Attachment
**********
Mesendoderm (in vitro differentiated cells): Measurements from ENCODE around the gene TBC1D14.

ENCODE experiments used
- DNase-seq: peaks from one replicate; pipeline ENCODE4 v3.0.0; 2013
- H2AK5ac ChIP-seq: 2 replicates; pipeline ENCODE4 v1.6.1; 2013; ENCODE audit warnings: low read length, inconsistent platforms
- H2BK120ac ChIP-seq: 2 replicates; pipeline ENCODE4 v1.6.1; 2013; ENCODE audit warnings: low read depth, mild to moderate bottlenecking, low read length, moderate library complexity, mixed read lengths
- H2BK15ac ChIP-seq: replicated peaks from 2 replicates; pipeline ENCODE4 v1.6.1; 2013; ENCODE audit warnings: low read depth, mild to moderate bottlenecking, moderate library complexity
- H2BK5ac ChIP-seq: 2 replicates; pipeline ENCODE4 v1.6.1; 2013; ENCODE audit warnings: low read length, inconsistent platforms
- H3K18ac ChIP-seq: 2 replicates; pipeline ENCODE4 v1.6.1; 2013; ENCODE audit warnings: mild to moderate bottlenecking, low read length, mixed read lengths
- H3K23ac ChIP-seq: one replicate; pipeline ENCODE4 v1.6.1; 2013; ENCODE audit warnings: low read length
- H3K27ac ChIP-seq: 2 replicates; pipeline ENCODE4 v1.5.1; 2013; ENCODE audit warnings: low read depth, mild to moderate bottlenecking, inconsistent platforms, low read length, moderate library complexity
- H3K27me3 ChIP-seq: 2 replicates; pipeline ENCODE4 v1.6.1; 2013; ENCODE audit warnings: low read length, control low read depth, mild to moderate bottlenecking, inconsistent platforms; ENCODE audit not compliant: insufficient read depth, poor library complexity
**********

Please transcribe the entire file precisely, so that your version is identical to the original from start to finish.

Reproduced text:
Mesendoderm (in vitro differentiated cells): Measurements from ENCODE around the gene TBC1D14.

ENCODE experiments used
- DNase-seq: peaks from one replicate; pipeline ENCODE4 v3.0.0; 2013
- H2AK5ac ChIP-seq: 2 replicates; pipeline ENCODE4 v1.6.1; 2013; ENCODE audit warnings: low read length, inconsistent platforms
- H2BK120ac ChIP-seq: 2 replicates; pipeline ENCODE4 v1.6.1; 2013; ENCODE audit warnings: low read depth, mild to moderate bottlenecking, low read length, moderate library complexity, mixed read lengths
- H2BK15ac ChIP-seq: replicated peaks from 2 replicates; pipeline ENCODE4 v1.6.1; 2013; ENCODE audit warnings: low read depth, mild to moderate bottlenecking, moderate library complexity
- H2BK5ac ChIP-seq: 2 replicates; pipeline ENCODE4 v1.6.1; 2013; ENCODE audit warnings: low read length, inconsistent platforms
- H3K18ac ChIP-seq: 2 replicates; pipeline ENCODE4 v1.6.1; 2013; ENCODE audit warnings: mild to moderate bottlenecking, low read length, mixed read lengths
- H3K23ac ChIP-seq: one replicate; pipeline ENCODE4 v1.6.1; 2013; ENCODE audit warnings: low read length
- H3K27ac ChIP-seq: 2 replicates; pipeline ENCODE4 v1.5.1; 2013; ENCODE audit warnings: low read depth, mild to moderate bottlenecking, inconsistent platforms, low read length, moderate library complexity
- H3K27me3 ChIP-seq: 2 replicates; pipeline ENCODE4 v1.6.1; 2013; ENCODE audit warnings: low read length, control low read depth, mild to moderate bottlenecking, inconsistent platforms; ENCODE audit not compliant: insufficient read depth, poor library complexity